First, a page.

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Saturday, 22 February 2014

MINNEHAHA FALLS KATOOMBA BLUE MOUNTAINS NSW AUSTRALIA



There are quite a few variations in the spelling of this attractive waterfall in North Katoomba. The one in the title is the correct one. 
The article below is from  the "Blue Mountain Echo" of Tuesday 15th May 1928, page 2 (courtesy of Trove).
The line from Henry Wadsworth Longfellow’s poem “The Song of Hiawatha”, first published in 1845, reads as follows: “And he named her from the river, from the waterfall he named her, ‘Minnehaha, Laughing Water.’” If you would like to read the poem, which has a beautiful rhythm, you can download a copy here.         Now most of us would understand from that that the word Minnehaha means “laughing water”. Not so – in the Dakota language Minnehaha actually
Early twentieth century photograph
means “water waterfall”. No, I’m not repeating myself, there are two “waters” (the haha part I suppose).
Now why our Katoomba waterfall has this name I don’t know. It has been called that since at least 1895. The original waterfall and river are in the US state of Minnesota and are somewhat grander than ours, though for sheer beauty of surroundings the Blue Mountains version scores pretty well.
One last complication is the fact that the creek which goes over Minnehaha Falls (our version) is Yosemite Creek. Yosemite Valley is in the state of California, a long way from Minnesota.                                          

A major attraction of these falls is the plunge pool at the bottom. (A plunge pool is the term used for a pool gouged out in solid rock by a waterfall.) All the early guide books say it is “bottomless”, which simply means that no-one had succeeded in diving in and touching bottom. Whether they ever did or not I don’t know, but as the twentieth century rolled on and urban development increased in North Katoomba, the pool filled up with sand, which must have been a great disappointment for the people who liked to swim and dive in it. This state of affairs continued into the twenty first century and even the information board at the beginning of the track deplores this fact, though it holds out hope for a return to the former condition of the pool.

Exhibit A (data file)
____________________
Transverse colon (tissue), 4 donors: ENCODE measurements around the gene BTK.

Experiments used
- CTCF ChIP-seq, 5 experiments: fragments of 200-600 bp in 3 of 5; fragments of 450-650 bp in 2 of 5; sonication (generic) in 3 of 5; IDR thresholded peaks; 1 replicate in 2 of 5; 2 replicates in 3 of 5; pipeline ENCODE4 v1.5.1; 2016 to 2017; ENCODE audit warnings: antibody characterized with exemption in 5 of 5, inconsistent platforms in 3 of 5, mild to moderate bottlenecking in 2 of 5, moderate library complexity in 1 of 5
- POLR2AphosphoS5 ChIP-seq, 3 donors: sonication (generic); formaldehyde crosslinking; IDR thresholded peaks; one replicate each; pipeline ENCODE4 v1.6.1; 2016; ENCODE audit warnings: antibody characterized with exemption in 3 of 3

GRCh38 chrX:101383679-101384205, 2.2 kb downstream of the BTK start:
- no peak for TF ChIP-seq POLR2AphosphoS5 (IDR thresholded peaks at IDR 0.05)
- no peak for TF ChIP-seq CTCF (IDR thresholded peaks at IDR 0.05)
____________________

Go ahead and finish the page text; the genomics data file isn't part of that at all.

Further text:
Well, it has happened! Just when I don’t know though I suspect it was a gradual process, greatly encouraged by the construction of sediment traps by the Blue Mountains City Council but particularly by violent thunderstorms during the summer of 2012/13. You can once more enjoy the best swimming hole in the Blue Mountains and appreciate the grandeur of the scenery at Minnehaha Falls.
My video of the walk is here. Two other videos (in which the pool is still heavily sanded) are here and here.
My Blue Mountains You Tube playlist is here . I have three other playlists - on gem hunting/mining, Glen Innes and New Zealand.
Sundews seen along the Minnehaha Falls track

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